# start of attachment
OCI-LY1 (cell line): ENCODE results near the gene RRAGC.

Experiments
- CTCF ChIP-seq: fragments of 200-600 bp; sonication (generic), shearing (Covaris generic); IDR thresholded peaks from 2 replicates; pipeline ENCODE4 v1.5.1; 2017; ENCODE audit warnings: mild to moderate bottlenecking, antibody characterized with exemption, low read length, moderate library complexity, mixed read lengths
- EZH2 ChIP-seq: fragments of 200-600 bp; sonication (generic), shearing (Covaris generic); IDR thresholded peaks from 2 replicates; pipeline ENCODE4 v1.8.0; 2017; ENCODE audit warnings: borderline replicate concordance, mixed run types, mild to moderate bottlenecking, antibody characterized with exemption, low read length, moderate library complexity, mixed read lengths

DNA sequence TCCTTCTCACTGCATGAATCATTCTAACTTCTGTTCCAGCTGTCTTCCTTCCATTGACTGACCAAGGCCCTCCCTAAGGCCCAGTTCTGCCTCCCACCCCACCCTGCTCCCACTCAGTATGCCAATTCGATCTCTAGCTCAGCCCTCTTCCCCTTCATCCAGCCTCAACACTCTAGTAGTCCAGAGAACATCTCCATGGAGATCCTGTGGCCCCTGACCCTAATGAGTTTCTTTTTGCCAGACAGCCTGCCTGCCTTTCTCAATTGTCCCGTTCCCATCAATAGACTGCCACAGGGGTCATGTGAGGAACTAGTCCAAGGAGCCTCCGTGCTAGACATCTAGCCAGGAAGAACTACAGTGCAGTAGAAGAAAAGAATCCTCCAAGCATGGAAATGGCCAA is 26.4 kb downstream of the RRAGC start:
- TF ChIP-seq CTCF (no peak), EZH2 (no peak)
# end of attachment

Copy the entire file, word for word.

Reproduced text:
OCI-LY1 (cell line): ENCODE results near the gene RRAGC.

Experiments
- CTCF ChIP-seq: fragments of 200-600 bp; sonication (generic), shearing (Covaris generic); IDR thresholded peaks from 2 replicates; pipeline ENCODE4 v1.5.1; 2017; ENCODE audit warnings: mild to moderate bottlenecking, antibody characterized with exemption, low read length, moderate library complexity, mixed read lengths
- EZH2 ChIP-seq: fragments of 200-600 bp; sonication (generic), shearing (Covaris generic); IDR thresholded peaks from 2 replicates; pipeline ENCODE4 v1.8.0; 2017; ENCODE audit warnings: borderline replicate concordance, mixed run types, mild to moderate bottlenecking, antibody characterized with exemption, low read length, moderate library complexity, mixed read lengths

DNA sequence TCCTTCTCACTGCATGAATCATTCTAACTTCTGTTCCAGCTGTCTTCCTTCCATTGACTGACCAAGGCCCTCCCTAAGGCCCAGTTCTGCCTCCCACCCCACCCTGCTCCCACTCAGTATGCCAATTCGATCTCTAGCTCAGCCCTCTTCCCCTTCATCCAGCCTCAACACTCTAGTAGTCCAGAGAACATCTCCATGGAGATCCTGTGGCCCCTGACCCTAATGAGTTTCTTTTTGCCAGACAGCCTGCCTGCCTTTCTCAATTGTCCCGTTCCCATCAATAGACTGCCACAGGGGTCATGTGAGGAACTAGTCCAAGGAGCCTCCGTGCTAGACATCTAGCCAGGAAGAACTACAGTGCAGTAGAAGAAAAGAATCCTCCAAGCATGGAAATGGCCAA is 26.4 kb downstream of the RRAGC start:
- TF ChIP-seq CTCF (no peak), EZH2 (no peak)